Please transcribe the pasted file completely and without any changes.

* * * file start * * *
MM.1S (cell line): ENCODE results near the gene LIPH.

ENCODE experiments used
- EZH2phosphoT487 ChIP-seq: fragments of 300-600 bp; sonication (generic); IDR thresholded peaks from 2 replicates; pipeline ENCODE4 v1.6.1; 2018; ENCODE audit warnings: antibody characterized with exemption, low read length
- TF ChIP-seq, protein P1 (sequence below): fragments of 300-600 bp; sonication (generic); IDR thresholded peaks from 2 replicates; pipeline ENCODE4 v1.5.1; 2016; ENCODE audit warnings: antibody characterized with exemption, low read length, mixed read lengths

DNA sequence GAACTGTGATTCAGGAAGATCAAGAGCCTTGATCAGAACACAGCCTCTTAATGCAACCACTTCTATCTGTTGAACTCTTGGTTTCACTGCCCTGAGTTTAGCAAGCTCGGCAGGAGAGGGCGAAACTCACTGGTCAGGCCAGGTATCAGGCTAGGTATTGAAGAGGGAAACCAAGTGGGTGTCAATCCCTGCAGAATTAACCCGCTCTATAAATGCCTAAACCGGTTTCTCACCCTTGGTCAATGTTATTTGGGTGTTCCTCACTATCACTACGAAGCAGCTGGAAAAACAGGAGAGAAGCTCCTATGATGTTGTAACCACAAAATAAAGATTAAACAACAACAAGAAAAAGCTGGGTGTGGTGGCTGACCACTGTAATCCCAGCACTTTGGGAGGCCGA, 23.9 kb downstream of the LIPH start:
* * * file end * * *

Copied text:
MM.1S (cell line): ENCODE results near the gene LIPH.

ENCODE experiments used
- EZH2phosphoT487 ChIP-seq: fragments of 300-600 bp; sonication (generic); IDR thresholded peaks from 2 replicates; pipeline ENCODE4 v1.6.1; 2018; ENCODE audit warnings: antibody characterized with exemption, low read length
- TF ChIP-seq, protein P1 (sequence below): fragments of 300-600 bp; sonication (generic); IDR thresholded peaks from 2 replicates; pipeline ENCODE4 v1.5.1; 2016; ENCODE audit warnings: antibody characterized with exemption, low read length, mixed read lengths

DNA sequence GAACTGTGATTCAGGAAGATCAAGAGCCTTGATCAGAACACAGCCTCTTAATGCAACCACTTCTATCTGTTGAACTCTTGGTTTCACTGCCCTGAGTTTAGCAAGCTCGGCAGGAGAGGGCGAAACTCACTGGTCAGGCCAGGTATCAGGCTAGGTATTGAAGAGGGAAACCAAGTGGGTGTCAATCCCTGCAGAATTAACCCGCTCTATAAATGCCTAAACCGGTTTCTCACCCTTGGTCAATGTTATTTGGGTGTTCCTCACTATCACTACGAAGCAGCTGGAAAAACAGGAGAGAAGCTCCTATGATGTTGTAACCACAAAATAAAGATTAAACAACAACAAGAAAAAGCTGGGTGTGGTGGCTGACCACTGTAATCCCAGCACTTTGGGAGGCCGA, 23.9 kb downstream of the LIPH start: